The college is approached at its east end, off Trinity Street, along a short path to the Great Gate gatehouse tower (1518-35), beneath which is the archway giving access into the east side of Great Court (C15-C19, listed grade I). This large court, covering c 2ha, was formed by Thomas Nevile (Master of the college 1593-1615) who demolished many existing buildings to create a coherent space, and moved the clock tower, King Edward's Tower, north to its present position at the centre of the north range. The court contains six unequal, rectangular panels of lawn, divided by cobbled areas with stone paths. At the centre stands a fountain (1602, rebuilt R Grumbold 1716, listed grade I) with raised basins enclosed by a colonnade springing from the top of the main basin, supporting a decorated ogee roof. A simple stone baluster sundial (Troughton of London 1704, listed grade II) stands several metres north of the fountain, marking the site of King Edward's Tower before its removal further north. In the late C17 (Loggan, 1690) the grass panels were edged with balustrade, that around the fountain being five-sided to follow the shape of the fountain's base.

Opposite King Edward's Tower, within the south range, stands the Queen's Gate (c 1597), with a statue of Queen Elizabeth I over the archway, giving access to Trinity Lane to the south. A set of semicircular stone steps leads up to a passage through the west range, past the south entrance to the Hall, giving access to Nevile's Court, emerging at the south-east corner of that court. The doorway emerges onto a raised stone terrace running along the east range (largely consisting of the Hall) of the court. The terrace is edged with a balustrade and contains a triple flight of stone steps down to the perimeter path around the court. A broad central flight of steps stands in front of the Roman Doric Tribunal screen set against the Hall's west wall (Sir Christopher Wren 1682-3, supervised Robert Grumbold, listed grade I as part of the court), and is flanked by two curved flights. The court is laid to lawn with a perimeter path running beneath the north, west and south ranges within a classical cloister. The west range (Sir Christopher Wren 1676-95, supervised Robert Grumbold, listed grade I), known as the Wren Library, contains the library on its upper two storeys, whilst at ground level an open undercroft is supported on Roman Doric columns. The open east side of the undercroft overlooks the court, whilst the west side overlooks the river and The Backs beyond, through wrought-iron screened window openings, with three doorways evenly spaced along the wall. The doorways contain elaborate wrought-iron screens with gates dating from the construction of the range c 1691-2, giving onto the informal lawn between the river and the library range. Both sides of the river bank adjacent to this lawn are planted with several mature weeping willows. In the late C17 (Loggan, 1688) the lawn had not been laid out. It was levelled 1746-7, and turf and gravel walks laid out in 1760. In 1761 payment was made 'to Harrison the Gardner for Planting North-American Poplars, weeping-willows, and other Aquatics, under the wall next the river', an early mention of weeping willows in Cambridge (Architectural Review 1947).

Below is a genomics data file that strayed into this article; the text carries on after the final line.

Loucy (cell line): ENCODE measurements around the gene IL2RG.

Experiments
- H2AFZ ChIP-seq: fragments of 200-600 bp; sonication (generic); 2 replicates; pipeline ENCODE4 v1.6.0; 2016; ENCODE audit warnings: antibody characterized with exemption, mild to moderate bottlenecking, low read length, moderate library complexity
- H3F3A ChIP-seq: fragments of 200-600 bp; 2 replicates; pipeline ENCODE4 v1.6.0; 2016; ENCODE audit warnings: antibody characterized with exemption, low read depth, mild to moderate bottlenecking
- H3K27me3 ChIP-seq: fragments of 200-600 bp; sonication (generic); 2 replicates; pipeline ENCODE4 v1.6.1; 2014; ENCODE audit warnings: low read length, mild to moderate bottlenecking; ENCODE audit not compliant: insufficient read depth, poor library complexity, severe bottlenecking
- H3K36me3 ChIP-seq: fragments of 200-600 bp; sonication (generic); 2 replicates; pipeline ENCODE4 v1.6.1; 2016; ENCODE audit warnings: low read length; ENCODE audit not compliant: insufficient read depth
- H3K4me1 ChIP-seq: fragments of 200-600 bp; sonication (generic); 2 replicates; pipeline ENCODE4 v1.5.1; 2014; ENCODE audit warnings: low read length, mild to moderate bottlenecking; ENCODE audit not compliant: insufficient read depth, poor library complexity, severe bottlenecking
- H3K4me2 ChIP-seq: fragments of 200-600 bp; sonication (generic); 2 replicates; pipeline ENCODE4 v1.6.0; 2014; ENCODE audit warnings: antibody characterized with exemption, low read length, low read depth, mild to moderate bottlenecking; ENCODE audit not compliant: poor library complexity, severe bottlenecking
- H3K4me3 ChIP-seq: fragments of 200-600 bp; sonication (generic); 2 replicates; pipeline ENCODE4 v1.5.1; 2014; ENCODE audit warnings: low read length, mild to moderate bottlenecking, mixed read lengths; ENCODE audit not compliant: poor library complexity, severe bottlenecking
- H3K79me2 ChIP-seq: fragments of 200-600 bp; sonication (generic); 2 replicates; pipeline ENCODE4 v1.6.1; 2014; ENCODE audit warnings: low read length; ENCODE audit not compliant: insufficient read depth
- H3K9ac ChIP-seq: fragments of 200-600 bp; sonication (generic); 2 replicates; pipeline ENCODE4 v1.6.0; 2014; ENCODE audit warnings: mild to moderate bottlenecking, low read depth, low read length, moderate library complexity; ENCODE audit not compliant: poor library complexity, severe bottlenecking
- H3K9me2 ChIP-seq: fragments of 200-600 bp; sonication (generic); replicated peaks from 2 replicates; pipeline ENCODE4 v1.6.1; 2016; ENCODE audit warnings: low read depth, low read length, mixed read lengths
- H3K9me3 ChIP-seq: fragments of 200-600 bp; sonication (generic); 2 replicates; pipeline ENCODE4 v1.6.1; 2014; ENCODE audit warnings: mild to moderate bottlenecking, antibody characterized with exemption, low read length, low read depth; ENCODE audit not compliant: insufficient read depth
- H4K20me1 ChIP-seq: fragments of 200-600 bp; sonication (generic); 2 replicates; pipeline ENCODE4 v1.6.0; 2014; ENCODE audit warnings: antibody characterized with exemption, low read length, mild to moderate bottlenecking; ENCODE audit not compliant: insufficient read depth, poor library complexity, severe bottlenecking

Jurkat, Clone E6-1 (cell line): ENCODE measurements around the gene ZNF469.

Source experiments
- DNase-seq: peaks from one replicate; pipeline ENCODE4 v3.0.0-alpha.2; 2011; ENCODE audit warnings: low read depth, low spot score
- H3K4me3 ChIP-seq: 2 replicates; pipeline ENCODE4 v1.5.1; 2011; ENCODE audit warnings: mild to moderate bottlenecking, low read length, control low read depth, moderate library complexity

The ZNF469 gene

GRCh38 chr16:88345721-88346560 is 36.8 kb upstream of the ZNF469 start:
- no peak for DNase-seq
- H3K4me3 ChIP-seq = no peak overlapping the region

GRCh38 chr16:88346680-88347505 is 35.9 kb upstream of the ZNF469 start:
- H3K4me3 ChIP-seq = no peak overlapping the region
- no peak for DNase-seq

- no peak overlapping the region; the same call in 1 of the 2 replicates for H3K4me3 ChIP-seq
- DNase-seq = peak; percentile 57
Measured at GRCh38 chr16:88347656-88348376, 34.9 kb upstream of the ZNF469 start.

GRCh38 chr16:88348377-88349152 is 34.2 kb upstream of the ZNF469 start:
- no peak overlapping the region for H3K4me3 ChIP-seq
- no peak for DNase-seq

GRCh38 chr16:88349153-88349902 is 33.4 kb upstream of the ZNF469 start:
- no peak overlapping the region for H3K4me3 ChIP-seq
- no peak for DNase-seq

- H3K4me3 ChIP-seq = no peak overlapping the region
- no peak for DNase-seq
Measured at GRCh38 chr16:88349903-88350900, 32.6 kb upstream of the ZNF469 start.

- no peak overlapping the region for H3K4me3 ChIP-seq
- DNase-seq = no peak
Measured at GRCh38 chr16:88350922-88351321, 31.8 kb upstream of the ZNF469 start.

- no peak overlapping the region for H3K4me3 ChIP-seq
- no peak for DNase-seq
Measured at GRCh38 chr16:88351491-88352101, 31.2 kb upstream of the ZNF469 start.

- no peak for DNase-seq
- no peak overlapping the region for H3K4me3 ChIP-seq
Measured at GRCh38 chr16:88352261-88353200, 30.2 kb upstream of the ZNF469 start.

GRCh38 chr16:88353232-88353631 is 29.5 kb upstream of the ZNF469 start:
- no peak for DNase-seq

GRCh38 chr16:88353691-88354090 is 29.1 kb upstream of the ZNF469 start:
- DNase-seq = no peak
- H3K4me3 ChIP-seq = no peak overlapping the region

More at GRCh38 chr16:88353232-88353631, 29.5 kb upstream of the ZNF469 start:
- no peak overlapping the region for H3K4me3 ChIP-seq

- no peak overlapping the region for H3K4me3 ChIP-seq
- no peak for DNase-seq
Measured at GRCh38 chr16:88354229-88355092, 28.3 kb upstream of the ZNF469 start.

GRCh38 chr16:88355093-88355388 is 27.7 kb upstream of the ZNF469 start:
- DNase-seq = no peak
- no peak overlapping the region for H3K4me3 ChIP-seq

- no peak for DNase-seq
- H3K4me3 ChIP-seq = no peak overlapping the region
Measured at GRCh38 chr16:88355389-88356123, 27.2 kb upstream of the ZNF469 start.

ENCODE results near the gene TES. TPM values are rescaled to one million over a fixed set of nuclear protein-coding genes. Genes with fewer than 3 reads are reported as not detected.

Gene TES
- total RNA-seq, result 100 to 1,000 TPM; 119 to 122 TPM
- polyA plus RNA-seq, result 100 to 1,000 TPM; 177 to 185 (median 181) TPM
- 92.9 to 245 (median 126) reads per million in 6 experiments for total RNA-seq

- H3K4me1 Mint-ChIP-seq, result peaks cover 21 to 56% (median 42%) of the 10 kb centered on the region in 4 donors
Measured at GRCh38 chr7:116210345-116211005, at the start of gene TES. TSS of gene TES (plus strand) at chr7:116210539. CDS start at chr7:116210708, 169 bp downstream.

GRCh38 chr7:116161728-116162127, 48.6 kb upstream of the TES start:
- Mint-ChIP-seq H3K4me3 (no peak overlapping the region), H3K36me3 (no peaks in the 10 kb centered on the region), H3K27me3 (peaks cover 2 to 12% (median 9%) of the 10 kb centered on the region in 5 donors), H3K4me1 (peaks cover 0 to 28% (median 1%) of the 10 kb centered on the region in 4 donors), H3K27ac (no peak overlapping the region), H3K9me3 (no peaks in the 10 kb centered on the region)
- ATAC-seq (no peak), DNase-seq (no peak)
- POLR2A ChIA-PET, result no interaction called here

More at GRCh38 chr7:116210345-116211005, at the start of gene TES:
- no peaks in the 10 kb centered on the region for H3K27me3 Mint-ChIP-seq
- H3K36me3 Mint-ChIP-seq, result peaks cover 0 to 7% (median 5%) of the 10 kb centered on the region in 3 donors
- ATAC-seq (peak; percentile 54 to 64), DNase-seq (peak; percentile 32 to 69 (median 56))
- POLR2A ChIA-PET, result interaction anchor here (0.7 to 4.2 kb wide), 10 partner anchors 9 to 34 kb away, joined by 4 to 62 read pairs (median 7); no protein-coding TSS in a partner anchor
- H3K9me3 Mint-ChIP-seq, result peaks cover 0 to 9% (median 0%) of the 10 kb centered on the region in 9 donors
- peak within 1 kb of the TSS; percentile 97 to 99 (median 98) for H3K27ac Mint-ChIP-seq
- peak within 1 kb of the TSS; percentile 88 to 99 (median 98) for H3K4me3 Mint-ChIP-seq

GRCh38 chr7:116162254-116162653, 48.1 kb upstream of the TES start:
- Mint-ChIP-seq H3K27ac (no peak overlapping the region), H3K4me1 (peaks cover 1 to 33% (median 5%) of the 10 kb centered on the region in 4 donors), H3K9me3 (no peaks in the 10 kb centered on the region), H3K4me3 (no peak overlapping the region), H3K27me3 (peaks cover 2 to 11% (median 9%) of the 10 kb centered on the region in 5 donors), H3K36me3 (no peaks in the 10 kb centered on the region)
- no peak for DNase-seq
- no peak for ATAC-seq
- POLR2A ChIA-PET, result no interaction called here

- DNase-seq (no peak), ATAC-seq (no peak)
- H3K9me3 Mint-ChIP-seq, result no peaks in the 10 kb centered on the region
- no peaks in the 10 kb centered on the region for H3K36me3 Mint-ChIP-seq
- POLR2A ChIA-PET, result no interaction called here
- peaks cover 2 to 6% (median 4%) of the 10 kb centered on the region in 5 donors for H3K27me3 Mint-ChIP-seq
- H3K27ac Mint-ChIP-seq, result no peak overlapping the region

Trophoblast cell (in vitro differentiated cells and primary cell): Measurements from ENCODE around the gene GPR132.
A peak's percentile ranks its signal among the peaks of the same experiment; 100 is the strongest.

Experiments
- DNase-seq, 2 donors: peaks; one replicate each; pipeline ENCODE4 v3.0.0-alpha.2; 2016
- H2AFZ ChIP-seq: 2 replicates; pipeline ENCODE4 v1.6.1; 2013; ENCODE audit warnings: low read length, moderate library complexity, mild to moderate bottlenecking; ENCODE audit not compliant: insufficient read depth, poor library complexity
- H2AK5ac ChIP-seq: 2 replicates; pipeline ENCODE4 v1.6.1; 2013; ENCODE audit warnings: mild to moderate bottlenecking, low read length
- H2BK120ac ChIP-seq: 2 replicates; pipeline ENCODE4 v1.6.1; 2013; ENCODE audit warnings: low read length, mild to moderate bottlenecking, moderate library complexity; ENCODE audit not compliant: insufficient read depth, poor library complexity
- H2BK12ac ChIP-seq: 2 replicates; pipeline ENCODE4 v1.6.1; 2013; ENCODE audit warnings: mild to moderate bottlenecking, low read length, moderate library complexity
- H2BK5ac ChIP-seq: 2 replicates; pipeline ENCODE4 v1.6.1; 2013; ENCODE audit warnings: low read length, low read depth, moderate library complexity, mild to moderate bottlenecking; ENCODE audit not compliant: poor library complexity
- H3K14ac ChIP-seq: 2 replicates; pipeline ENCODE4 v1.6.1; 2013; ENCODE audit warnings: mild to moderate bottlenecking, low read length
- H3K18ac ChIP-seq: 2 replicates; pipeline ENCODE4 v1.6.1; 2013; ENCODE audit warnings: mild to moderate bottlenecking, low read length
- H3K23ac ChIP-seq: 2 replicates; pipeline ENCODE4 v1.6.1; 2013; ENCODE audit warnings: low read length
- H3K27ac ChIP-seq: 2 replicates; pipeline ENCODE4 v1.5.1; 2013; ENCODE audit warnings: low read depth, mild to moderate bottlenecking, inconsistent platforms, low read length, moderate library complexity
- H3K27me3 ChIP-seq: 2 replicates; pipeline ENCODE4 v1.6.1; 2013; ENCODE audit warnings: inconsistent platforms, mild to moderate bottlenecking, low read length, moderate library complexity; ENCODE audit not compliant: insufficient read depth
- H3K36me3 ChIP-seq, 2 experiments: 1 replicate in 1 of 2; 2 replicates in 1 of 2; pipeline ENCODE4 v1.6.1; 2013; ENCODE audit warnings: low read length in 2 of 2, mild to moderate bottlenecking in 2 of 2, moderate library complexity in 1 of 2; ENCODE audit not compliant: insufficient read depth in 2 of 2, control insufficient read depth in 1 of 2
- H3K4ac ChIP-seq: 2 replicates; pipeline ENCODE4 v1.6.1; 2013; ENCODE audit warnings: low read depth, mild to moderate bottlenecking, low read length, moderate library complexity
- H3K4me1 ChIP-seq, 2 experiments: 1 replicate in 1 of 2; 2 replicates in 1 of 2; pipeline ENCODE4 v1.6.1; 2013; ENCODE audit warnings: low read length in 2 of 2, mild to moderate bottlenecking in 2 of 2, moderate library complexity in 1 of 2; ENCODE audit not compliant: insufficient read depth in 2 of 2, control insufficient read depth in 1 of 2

The south range of Nevile's Court is open on the south side, giving onto New Court (William Wilkins 1823-5, listed grade I), in Tudor-gothic style, of three storeys. At the centre lies a circular lawn with a mature specimen tree, surrounded by a gravel drive. An archway through the gatehouse in the east range gives access along a short passage via Nevile's Gate (c 1610, listed grade II*) to Trinity Lane. Nevile's Gate was moved in the late C17 from its original position, before the Wren Library was constructed, at the centre of the old wall bounding the west side of Nevile's Court, which then did not extend as far west (Pevsner 1970). A similar archway in the west range of New Court gives access to the path running west across the river and between the Paddocks to the Master's and Fellows' Gardens on the west side of Queens' Road.

The path from New Court, flanked by a lime avenue with informal lawns on either side, runs 50m west to Trinity Bridge (James Essex 1765, listed grade I), a triple-arched ashlar bridge with a solid parapet wall, replacing at least two earlier structures on the same site (Loggan in 1690 shows the previous structure, built 1651, following the destruction of the first bridge during the Civil War). The path and avenue continue west from the bridge, raised above the surrounding ground, flanked by the North and South Paddocks, two rectangular open lawns with gravel perimeter paths, the whole area bounded by drainage ditches to the north, west and south. The North Paddock contains a level, sunken area of lawn with a raised grass terrace along its east side. From here views extend north across St John's lawns, particularly focused on the New Building and St John's Bridge. Views south are largely interrupted by the adjacent Clare College Fellows' Garden, although from Trinity Bridge there are glimpses of Clare and King's Bridges. In the late C17 (Loggan, 1688, 1690) the Paddocks were laid out in very similar style, with a triple avenue of trees along the central path, and avenues enclosing the perimeter paths, the area referred to as Trinity College Meadow.

The west end of the path is marked by a wrought-iron gateway (from Horseheath Hall, erected 1733 but of earlier date, listed grade I) above a small bridge. The elaborate gateway contains three gates, all with overthrows, and short lengths of flanking railings forming the parapet of the bridge, probably of 1733. The gateways give onto Trinity Pieces, the path continuing west flanked by the North and South Pieces which are laid to informal lawn with specimen trees. Subsidiary paths run to north-west and south-west from the gateway to the road. The main path continues across the road to the main entrance to the Fellows' Garden standing opposite.